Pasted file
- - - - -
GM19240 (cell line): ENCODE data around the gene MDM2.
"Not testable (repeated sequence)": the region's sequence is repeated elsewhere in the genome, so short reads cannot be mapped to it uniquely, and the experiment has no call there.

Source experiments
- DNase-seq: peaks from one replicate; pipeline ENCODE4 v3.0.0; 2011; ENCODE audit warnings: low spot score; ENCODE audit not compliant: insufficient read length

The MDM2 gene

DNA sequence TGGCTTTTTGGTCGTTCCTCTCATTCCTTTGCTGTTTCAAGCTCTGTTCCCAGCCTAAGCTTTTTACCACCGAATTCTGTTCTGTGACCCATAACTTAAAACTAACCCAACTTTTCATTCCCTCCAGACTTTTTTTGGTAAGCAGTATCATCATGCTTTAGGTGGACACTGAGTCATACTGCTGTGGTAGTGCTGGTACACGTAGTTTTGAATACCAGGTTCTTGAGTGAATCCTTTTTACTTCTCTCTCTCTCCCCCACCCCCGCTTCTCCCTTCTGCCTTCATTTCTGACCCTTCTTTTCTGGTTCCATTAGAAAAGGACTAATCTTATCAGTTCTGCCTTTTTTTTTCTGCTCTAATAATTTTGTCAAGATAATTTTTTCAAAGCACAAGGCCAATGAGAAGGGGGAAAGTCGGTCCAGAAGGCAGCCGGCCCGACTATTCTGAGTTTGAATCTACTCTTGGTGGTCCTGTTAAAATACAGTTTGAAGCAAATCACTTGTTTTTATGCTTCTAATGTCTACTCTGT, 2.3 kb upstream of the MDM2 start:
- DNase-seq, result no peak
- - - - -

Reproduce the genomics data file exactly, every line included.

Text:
GM19240 (cell line): ENCODE data around the gene MDM2.
"Not testable (repeated sequence)": the region's sequence is repeated elsewhere in the genome, so short reads cannot be mapped to it uniquely, and the experiment has no call there.

Source experiments
- DNase-seq: peaks from one replicate; pipeline ENCODE4 v3.0.0; 2011; ENCODE audit warnings: low spot score; ENCODE audit not compliant: insufficient read length

The MDM2 gene

DNA sequence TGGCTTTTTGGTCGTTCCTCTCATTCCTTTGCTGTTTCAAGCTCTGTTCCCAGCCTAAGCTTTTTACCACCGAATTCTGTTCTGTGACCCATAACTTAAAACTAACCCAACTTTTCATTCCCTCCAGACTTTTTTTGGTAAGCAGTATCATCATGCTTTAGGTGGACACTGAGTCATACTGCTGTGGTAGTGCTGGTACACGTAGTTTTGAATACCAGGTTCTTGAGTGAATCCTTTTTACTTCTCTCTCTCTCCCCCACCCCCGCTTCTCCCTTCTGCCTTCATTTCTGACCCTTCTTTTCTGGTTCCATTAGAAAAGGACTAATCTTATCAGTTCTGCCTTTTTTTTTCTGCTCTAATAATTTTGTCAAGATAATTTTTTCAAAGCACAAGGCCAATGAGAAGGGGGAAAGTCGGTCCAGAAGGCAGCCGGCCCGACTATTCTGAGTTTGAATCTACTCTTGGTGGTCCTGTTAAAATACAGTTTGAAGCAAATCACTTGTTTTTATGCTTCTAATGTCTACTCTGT, 2.3 kb upstream of the MDM2 start:
- DNase-seq, result no peak